Plaintiffs agree to drop all claims challenging U.S. Congressional, state Senate districts as part of agreement
January 25, 2019 – Michigan Secretary of State Jocelyn Benson today reached an agreement with the League of Women Voters regarding their claims challenging the constitutionality of the 2011 redistricting of Michigan’s state legislative and U.S. Congressional districts.
As part of the agreement, the plaintiffs agreed to drop all claims challenging the constitutionality of the Michigan state Senate and U.S. Congressional districts, as well as claims against four state House districts. The proposed settlement concludes that 11 of the 110 state House districts were drawn in violation of the U.S. Constitution. The agreement gives the current state Legislature the opportunity to redraw the districts for submission to the court.
“As the state’s chief election officer, I have a responsibility to ensure our elections operate in a manner that is fair, accessible and in compliance with the constitutional mandate of one person, one vote.” Benson said. “I believe today’s settlement strikes a balance between recognizing the unconstitutionality of the 2011 districting maps while reaching a remedy that is limited in scope and impact given the length of time these districts have been in place. Because the Congressional and state Senate maps will not be changed, and the state House map only minimally changed, the remedy we have proposed to the court is one that is likely more limited in scope than that which could have emerged from a trial that the state could likely lose. It strikes an important balance between limiting disruption to the current maps while acknowledging the harm done to voters through attempts to rig the outcomes of elections through partisan gerrymandering.”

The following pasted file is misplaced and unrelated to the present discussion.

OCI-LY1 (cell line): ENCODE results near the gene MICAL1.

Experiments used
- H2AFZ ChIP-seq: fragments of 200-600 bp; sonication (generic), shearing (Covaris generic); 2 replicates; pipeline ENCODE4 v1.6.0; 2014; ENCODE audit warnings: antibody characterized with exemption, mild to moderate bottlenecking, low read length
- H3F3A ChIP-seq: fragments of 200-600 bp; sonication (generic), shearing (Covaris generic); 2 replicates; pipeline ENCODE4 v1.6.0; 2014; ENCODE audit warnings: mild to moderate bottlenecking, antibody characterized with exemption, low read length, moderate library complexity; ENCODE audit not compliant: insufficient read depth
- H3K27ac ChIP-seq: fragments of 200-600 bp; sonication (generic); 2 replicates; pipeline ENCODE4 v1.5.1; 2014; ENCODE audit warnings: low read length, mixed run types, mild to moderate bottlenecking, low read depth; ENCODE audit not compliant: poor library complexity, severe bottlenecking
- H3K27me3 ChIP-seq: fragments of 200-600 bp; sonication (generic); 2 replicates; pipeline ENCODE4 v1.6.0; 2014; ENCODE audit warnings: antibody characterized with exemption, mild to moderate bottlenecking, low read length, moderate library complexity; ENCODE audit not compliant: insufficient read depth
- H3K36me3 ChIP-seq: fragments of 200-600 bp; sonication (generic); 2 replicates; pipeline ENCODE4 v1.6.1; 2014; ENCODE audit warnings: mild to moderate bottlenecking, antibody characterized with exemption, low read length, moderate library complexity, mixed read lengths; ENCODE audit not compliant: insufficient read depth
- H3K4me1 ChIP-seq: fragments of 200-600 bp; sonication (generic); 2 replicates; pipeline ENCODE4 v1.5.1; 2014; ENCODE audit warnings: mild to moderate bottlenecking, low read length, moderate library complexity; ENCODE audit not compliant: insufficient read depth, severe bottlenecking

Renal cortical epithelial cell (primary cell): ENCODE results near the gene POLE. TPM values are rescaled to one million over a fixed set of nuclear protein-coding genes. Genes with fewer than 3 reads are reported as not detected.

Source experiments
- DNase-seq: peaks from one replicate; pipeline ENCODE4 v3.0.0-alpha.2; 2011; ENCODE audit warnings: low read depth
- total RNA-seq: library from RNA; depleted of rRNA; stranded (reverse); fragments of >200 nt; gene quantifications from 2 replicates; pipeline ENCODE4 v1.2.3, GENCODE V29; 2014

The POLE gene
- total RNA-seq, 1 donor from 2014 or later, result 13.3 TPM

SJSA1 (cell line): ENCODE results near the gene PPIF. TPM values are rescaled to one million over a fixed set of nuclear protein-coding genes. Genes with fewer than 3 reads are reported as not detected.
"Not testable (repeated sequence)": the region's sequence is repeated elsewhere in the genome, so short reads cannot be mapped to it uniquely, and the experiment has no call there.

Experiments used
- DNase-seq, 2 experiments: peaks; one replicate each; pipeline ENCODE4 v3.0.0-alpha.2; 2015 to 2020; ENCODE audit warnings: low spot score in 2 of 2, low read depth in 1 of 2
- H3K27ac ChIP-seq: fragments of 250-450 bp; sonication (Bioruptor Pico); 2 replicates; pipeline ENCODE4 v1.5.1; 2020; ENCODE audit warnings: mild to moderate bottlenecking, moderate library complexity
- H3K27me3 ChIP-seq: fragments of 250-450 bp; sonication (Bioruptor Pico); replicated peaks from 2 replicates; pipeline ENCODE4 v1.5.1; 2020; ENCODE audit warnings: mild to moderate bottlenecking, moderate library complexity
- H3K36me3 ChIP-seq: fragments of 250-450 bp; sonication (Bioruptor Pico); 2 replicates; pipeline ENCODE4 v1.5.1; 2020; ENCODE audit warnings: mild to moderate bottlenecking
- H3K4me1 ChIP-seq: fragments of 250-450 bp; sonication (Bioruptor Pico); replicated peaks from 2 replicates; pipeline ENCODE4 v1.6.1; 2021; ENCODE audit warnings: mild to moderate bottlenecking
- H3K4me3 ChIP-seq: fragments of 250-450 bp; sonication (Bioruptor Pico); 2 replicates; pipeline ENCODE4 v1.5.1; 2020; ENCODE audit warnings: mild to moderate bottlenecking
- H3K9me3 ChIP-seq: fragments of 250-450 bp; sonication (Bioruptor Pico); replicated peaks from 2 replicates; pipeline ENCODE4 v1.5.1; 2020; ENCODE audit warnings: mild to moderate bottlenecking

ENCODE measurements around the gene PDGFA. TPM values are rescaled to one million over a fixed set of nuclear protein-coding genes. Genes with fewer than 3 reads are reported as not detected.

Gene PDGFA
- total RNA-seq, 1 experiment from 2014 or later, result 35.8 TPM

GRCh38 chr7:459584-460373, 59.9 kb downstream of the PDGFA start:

Judges Eric Clay, Denise Page Hood and Gordon Quist of the U.S. District Court for the Eastern District of Michigan Southern Division will rule on the consent decree.
The 11 state House districts that would be redrawn under the agreement are 24th, 32nd, 51st, 55th, 60th, 63rd, 76th, 91st, 92nd, 94th and 95th. The new districts would use the same population data relied upon in the maps drawn in 2011, which remain the most recent complete Census data. They will be in place only for the 2020 elections, after which new districts will be drawn by the Citizens Redistricting Commission that voters enacted into law via ballot petition in November 2018.
The League of Women Voters sued the state of Michigan on Dec. 22, 2017, challenging the constitutionality of the 2011 redistricting process, saying the districts had been drawn with partisan intent in violation of the Equal Protection Clause and First Amendment of the Constitution. On Jan. 2, Benson, as the new secretary of state, became the named defendant in the lawsuit.
“I am very glad that moving forward we will have in place an independent citizen redistricting commission to draw future Congressional and legislative maps following the 2021 census,” Benson said. “As a longtime advocate of citizen involvement in redistricting as a solution to end efforts to rig districts to encourage particular partisan outcomes, I will now turn to implementing the commission in a way that is transparent, nonpartisan and effectively engages citizens across the state in the important task of drawing legislative districts that comply with state and federal law.”